Romney blasts Trump as ‘phony’ unworthy of presidency

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SALT LAKE CITY – The Republican Party’s presidential choice for 2012 unleashed a scathing attack Thursday on the frontrunner to claim this year’s nomination in an historic “first” in presidential politics.

Former Massachusetts Gov. Mitt Romney amped up the current GOP Civil War, decrying the dangers posed by a Donald Trump presidency in a widely broadcast speech delivered to students at the University of Utah.

“Donald Trump is a phony, a fraud,” Romney declared in the 20-minute speech. “His promises are as worthless as a degree from Trump University. He’s playing the American public for suckers.”

“I am far from the first to conclude that Donald Trump lacks the temperament” to be president, Romney said. “After all, this is an individual who mocked a disabled reporter, who attributed a reporter’s questions to her menstrual cycle, who mocked a brilliant rival, who happened to be a woman, due to her appearance, who bragged about his marital affairs, and who laces his public speeches with vulgarity.”

Donald Trump says he admires Vladimir Putin, while has called George W. Bush a liar. That is a twisted example of evil trumping good,” the former Boston business leader said. He described Trump’s “personal qualities” as “bullying,” “greed,” “misogyny” and his “absurd third grade theatrics” to back up his judgment that The Donald isn’t presidential material.

“He creates scapegoats of Muslims and Mexican immigrants, he calls for the use of torture and for killing the innocent children and family members of terrorists,” Romney said. “He cheers assaults on protesters. He applauds the prospect of twisting the Constitution to limit first amendment freedom of the press. This is the very brand of anger that has led other nations into the abyss.”

Yet after every questionable insult, claim or choice of words, nothing has slowed Trump’s surging popularity and his march to the top of the Republican field after some fifteen primary contests. Immediately after Romney delivered his speech, the focus again turned to Trump, who spoke at an early afternoon rally in Portland, Maine.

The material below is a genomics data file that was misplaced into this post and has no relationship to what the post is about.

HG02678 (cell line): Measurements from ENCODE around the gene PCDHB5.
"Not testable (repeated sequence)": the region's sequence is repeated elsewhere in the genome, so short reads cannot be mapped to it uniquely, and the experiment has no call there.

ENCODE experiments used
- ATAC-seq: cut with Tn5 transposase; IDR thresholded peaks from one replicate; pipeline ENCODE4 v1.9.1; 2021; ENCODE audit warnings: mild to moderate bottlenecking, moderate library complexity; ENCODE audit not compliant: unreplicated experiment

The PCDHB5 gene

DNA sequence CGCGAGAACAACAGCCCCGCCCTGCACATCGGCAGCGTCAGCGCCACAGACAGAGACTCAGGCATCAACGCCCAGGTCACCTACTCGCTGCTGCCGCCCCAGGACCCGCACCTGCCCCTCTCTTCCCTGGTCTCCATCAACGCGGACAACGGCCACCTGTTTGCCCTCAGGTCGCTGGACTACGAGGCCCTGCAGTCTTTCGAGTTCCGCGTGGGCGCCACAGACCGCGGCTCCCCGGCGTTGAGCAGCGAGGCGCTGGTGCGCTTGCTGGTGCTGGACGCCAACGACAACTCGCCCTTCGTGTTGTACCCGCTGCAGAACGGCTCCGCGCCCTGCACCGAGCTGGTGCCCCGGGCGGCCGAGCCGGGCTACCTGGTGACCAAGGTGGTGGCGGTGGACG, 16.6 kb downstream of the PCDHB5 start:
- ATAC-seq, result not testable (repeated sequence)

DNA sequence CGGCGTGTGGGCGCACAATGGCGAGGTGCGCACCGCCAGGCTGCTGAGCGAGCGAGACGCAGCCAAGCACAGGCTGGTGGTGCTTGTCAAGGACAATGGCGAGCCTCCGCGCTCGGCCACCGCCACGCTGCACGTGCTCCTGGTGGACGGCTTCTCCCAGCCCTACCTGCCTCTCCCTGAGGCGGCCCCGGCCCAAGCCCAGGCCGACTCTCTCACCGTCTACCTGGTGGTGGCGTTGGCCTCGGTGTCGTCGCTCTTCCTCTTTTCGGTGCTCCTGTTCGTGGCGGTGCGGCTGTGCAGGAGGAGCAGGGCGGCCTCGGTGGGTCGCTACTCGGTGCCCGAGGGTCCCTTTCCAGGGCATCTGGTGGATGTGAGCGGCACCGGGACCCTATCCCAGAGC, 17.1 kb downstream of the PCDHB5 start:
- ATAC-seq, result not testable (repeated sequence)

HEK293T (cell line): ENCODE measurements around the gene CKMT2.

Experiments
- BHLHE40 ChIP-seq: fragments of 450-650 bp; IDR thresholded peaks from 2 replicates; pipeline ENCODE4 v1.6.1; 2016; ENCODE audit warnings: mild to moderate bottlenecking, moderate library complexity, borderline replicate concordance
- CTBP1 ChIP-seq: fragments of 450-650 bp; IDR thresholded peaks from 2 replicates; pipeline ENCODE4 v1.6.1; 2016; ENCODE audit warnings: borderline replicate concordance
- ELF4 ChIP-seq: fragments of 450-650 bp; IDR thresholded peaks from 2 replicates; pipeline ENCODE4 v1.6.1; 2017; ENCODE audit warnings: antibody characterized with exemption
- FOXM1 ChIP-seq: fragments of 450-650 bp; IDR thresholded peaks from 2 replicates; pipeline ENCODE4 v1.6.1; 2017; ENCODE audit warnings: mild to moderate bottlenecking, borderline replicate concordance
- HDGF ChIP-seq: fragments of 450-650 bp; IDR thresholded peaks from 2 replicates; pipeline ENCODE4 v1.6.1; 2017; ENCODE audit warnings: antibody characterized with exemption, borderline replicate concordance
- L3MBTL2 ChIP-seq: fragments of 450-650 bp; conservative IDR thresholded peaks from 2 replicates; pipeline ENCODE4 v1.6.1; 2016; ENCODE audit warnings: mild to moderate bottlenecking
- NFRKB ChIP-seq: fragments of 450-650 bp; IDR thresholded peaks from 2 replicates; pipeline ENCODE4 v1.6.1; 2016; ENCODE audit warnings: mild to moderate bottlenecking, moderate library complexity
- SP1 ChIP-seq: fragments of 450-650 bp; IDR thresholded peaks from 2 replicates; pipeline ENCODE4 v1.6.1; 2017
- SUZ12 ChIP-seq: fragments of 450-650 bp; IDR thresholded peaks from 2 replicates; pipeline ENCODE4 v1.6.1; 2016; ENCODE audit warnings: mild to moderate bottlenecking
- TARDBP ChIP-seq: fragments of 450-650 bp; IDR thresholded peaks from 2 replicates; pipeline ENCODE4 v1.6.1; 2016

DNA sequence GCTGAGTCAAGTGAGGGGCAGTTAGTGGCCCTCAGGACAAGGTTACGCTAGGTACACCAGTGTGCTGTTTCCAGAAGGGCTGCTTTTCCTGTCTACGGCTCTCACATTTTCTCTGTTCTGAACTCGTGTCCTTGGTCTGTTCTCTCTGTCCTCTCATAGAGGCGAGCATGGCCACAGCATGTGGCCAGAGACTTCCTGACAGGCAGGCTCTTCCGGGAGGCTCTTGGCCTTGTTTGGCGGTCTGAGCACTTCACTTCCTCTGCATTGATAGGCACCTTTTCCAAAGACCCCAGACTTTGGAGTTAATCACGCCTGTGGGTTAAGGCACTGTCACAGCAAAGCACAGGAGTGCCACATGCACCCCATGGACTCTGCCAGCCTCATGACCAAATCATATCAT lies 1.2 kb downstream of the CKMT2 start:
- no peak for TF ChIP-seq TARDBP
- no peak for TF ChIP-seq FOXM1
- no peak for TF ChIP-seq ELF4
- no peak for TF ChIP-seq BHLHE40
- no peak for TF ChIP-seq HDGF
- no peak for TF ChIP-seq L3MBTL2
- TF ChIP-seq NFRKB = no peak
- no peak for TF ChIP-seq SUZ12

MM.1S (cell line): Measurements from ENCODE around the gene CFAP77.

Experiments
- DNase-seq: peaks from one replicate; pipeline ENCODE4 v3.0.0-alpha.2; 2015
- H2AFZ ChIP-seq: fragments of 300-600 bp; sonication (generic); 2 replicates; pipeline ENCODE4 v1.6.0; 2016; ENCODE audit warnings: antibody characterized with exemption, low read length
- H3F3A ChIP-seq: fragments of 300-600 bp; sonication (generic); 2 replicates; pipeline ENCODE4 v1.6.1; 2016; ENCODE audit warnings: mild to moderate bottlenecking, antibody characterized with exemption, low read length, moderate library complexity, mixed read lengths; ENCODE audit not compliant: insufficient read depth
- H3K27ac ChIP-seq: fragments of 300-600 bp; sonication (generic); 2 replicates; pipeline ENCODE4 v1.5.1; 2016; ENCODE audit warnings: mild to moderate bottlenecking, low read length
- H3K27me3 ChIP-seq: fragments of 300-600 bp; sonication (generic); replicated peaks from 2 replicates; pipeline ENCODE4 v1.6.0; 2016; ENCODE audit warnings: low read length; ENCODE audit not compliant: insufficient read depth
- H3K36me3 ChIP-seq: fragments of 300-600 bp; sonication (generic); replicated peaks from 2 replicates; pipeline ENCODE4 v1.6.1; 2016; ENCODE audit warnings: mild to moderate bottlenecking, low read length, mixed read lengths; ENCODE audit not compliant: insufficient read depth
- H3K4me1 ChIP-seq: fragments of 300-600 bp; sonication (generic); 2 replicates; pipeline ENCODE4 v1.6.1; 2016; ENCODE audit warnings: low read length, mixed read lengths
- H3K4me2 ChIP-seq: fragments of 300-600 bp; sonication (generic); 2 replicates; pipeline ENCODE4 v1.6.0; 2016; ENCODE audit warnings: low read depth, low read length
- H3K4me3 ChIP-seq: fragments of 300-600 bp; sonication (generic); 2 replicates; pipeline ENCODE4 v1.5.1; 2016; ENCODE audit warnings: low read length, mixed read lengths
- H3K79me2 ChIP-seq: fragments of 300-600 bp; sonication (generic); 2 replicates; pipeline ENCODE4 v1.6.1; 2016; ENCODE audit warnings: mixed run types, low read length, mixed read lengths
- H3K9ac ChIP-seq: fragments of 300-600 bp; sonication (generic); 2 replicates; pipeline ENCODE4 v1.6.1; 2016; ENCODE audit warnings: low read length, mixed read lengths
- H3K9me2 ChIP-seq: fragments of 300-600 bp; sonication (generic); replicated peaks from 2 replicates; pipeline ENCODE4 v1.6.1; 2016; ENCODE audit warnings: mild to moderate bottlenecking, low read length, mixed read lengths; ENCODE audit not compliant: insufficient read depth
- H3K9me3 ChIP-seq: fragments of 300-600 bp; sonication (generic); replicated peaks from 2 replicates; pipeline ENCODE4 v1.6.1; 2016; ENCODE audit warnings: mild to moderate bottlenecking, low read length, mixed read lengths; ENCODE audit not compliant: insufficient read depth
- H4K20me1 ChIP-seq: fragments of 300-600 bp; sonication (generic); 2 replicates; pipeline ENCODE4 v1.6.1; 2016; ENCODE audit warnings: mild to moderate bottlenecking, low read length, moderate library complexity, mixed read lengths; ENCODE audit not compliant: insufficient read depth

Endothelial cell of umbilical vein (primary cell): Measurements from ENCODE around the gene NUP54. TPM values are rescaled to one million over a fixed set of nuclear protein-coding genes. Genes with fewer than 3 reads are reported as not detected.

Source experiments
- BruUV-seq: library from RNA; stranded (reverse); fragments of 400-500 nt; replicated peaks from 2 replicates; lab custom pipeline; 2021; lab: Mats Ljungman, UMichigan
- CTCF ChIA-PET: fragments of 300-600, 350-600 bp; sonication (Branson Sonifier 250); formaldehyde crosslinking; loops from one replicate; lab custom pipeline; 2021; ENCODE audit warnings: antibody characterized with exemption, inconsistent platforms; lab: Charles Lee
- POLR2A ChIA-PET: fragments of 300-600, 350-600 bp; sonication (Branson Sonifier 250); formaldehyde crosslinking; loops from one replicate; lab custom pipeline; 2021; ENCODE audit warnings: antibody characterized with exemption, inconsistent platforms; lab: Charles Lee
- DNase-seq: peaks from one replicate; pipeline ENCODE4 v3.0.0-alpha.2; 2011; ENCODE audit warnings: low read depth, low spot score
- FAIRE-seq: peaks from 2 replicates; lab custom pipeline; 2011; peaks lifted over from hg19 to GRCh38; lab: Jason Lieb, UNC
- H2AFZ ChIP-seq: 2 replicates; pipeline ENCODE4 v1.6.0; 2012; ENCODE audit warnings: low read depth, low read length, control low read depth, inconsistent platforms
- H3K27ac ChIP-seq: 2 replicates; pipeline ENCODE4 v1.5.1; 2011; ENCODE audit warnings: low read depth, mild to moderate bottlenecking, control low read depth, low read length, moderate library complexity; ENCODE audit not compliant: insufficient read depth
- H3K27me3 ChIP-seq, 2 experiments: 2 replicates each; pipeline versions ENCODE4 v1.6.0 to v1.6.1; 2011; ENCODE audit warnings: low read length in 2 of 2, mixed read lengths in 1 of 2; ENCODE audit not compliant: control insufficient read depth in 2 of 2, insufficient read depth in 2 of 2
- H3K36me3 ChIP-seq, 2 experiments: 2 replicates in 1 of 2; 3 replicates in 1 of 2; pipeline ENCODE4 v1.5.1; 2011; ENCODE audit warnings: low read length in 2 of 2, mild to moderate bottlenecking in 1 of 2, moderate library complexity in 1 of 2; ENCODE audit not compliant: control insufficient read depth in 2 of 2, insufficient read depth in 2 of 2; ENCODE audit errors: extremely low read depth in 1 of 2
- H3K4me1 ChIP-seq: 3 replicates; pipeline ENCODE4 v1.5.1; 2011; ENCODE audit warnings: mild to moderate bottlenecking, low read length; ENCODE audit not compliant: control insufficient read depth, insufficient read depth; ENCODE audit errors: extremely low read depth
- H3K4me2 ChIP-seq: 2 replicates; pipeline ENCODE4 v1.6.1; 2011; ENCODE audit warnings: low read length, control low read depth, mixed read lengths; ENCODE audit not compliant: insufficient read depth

“Mitt was a disaster as a candidate,” Trump told a cheering crowd at the event in a harborside hotel. “He let us down. He should have won.”

Trump also commented on endorsing Romney in 2012.

“I could’ve said, ‘Mitt drop to your knees,’ and he would’ve dropped to his knees,” Trump said. “He was begging. He was begging me.”

Trump also talked about a fundraising party he hosted for Romney at one of his hotels. So many people showed up, he said, the carpet was “ruined.”

“This carpet was wiped out and nobody thanked me for the carpet,” Trump said. “Hey, maybe I could send Mitt a bill for carpet ruined?”

Trump went on to describe Romney as “a choke artist.”

As the 2016 campaign season loomed, Trump said Romney contemplated another run. The New Yorker said Romney backed away, reportedly because of former Florida Gov. Jeb Bush’s fundraising prowess and the prospect of trying to defeat him. But then the former reality television star told his fans:

“The real reason he checked out, it wasn’t Jeb – it was because of me,” he said. Trump, who has claimed to have a net worth of $8.7 billion to more than $10 billion, has largely self-funded his campaign.

The candidate, often given to harsh rhetoric, off-color remarks and name-calling, kept his response to Romney relatively low-key. On the night of his Super Tuesday victories, Trump told reporters he was “becoming diplomatic” in dealing with critics in public appearances.

Ohio Gov. John Kasich, who has trailed the remaining field in most primarie, was the first of Trump’s Republican rivals to react publicly to Romney’s words:

Yet Marco Rubio, the Florida Senator vying with Texan colleague Ted Cruz to become the party’s favored alternative to the New York billionaire, seemed oblivious to Romney’s attack in a Twitter post immediately following the governor’s remarks. Instead, he focused on attacking Trump over jobs.

Ahead of Romney’s speech, which he telegraphed with excerpts released earlier, Trump predictably didn’t shy away from responding to what had been billed as a takedown:

Romney, however, took a moment in his speech to remind voters that he is expecting a patented Trump blast of vituperation, saying, “watch how he responds to my speech today.”

“Will he talk about our policy differences or will he attack me with every imaginable low-road insult? This may tell you what you need to know about his temperament, his stability and his suitability to be president.”

The former governor didn’t endorse an alternative choice out of the field of remaining Republican candidates, nor did he announce plans to enter the race himself.

Romney also took a dig at Trump’s ubiquitous red “Make America Great Again” hats:

Romney’s speech came hours ahead of Thursday night’s GOP debate in Detroit, hosted by Fox News. Trump boycotted the last Fox debate but has said he plans to attend this one.